When looked at in this way, arguments over whether God elects unbelievers and predestines them to become believers or whether he elects foreseen believers and predestines them to become his children are out of place. This is not to deny a cause or basis of God’s election, because, as stated above, it is biblically obvious that election stems from the elector’s good pleasure. Yet this need not make the Arminian interlocutor anxious, as if her argument that the cause of God’s election instead centers on the free will act of an individual fulfilling the conditions of salvation suffers from incoherence. If the purpose of election was primarily the salvific destiny of individuals, then the Arminian rebuttal to the majority of Reformed expressions merits serious attention. That is to say, in the context of early seventeenth-century debates revolving around the ordo decretorum, Arminius’ opposition to deterministic supra- and infralapsarianism was raised for all the right reasons.

Still, relegating predestination merely to a function of divine foreknowledge is less than satisfactory. Whatever else can be said of the differences between Arminius and subsequent generations of seventeenth-century Remonstrants on redemption, there’s no difference among them on the subordination of God’s decree to predestinate and reprobate certain individuals to his foreseeing their completion or rejection of salvation’s conditions. If, again, the ordo decretorum primarily has to do with how an individual comes to be elected rather than the missiological why that individual was elected, then the Arminian construction finds itself rightly critiqued for reviving something akin to late medieval works-righteousness—perhaps worse, depending on how anemic its ecclesiology is.4

Thus, the Remonstrant critique could be seen as a recapitulation of the covenantal nomism that Saint Paul challenged so long ago. Arminius’ confession that he “ascribes to God’s grace the origin, the continuance, and the fulfillment of all good”5 may excuse him from the sharpest points of this criticism, but it may also be that his remonstration lead to the unintended consequence of making too much of human performance as a condition of God’s mercy. E. P. Sanders’ summary of second-temple Judaism as “getting in by grace, staying in by obedience”6 parallels in significant ways the Remonstrant view that any move toward God is by (prevenient) grace alone while increase in grace and final justification depends ultimately on human cooperation. Not even the most strident Remonstrant has argued that one can be saved by works alone, as human works are not seen to be meritorious in and of themselves (and thus always insufficient to gain God's forgiveness). Yet according to the Remonstrants in particular, in God’s new covenant in Christ Jesus, he promises to accept as righteousness the believer’s obedience of faith. The implication is that the law we humans have always transgressed has been softened to the point that people who make good use of grace can now do it and live, provided they continue to perform.7 What is this if not the principle of “getting in by grace, and staying in by obedience”? But this is the very principle that the apostle opposed when he wrote, “You began by God’s Spirit; do you now want to finish by your own power?” (Gal 3:3). If indeed the gospel is a new law, then Augustine’s prayer to a sovereignly electing God to “grant what you command, and command what you will” becomes ever the more necessary.8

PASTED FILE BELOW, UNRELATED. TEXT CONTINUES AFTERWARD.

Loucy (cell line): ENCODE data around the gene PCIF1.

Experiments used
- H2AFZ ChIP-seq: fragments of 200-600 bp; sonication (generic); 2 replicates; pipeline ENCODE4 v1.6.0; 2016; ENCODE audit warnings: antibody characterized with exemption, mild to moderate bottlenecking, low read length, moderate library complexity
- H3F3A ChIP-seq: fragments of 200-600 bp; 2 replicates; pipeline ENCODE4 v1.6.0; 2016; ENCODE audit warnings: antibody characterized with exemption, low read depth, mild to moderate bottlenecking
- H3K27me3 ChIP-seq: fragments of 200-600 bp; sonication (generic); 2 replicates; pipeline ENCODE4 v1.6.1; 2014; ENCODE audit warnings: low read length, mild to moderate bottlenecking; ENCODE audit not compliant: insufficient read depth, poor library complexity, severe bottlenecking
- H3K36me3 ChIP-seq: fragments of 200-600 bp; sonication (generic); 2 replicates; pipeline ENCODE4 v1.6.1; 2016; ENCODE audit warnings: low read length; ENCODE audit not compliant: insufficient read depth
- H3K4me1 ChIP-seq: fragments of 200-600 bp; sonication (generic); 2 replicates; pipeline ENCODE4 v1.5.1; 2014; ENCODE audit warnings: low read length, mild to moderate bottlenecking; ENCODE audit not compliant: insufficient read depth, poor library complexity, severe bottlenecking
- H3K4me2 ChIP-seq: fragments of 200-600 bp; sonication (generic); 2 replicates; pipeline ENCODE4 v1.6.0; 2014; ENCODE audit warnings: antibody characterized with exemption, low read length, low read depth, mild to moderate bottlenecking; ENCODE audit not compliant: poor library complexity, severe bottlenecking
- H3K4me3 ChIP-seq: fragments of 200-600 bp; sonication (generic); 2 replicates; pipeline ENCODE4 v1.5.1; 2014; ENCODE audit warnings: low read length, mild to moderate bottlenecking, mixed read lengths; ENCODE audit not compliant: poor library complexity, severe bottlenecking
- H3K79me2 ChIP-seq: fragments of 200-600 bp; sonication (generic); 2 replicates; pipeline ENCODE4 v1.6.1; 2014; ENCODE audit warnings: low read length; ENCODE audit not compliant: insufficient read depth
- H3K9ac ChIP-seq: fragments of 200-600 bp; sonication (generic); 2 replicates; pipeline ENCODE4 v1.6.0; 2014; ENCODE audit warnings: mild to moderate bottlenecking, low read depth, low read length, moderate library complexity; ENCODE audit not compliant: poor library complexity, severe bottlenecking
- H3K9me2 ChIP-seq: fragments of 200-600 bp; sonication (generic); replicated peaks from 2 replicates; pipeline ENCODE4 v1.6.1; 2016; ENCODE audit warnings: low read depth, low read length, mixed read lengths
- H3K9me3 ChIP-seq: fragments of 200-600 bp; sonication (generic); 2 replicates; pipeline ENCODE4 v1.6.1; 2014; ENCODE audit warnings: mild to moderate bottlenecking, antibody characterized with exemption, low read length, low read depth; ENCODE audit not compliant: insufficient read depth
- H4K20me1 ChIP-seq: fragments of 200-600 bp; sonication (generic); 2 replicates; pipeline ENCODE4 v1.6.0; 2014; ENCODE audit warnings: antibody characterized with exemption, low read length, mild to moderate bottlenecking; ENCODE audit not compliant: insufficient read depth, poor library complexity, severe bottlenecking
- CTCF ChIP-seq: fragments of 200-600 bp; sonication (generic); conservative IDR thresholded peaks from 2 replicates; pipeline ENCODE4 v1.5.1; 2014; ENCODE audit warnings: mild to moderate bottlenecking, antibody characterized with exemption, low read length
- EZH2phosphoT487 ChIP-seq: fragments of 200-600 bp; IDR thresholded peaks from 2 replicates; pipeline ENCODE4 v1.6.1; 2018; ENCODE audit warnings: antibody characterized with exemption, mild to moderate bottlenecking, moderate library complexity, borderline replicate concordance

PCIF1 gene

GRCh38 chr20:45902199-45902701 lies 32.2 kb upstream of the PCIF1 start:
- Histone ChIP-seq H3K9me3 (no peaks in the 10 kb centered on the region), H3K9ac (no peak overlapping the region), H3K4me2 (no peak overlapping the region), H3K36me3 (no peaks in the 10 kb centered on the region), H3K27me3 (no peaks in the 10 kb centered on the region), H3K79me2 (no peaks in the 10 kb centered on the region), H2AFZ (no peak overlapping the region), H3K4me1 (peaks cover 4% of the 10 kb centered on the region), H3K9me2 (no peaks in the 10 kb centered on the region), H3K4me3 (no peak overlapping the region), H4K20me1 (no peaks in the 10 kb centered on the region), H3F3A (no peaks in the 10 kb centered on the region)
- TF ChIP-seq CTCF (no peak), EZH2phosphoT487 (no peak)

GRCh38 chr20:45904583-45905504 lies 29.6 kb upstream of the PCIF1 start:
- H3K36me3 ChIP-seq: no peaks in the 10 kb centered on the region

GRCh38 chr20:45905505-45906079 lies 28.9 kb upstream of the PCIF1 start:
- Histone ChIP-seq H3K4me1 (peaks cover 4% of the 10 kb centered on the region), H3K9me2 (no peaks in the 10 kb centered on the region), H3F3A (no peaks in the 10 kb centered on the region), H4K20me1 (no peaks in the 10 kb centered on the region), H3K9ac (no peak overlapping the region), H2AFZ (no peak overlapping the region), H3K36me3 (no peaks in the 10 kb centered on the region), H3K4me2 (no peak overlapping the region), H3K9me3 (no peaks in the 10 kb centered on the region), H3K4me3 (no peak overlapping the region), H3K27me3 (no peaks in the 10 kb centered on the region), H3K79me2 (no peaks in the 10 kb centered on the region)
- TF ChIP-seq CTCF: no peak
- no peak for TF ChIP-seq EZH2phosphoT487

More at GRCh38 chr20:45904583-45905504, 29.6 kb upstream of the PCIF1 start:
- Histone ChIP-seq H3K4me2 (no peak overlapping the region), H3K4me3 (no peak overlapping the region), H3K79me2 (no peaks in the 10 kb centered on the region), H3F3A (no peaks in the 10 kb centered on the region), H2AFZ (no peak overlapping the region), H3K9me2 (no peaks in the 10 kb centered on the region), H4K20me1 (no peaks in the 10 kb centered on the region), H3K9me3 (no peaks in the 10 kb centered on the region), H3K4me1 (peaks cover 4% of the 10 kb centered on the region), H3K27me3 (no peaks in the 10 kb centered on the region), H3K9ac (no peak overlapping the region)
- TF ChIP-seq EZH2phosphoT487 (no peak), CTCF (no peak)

In short, the debates revolving around the ordo decretorum simply miss the point. What God commands, and what he grants to that end, is encapsulated most succinctly in the motion to of the Great Commission. Herein lies the purpose of election, the telos of which the church forgets at her peril. Lesslie Newbigin summed it up best:
And we can also see that wherever the missionary character of the doctrine of election is forgotten; wherever it is forgotten that we are chosen in order to be sent; . . . wherever men think that the purpose of election is their own salvation rather than the salvation of the world; then God’s people have betrayed their trust.9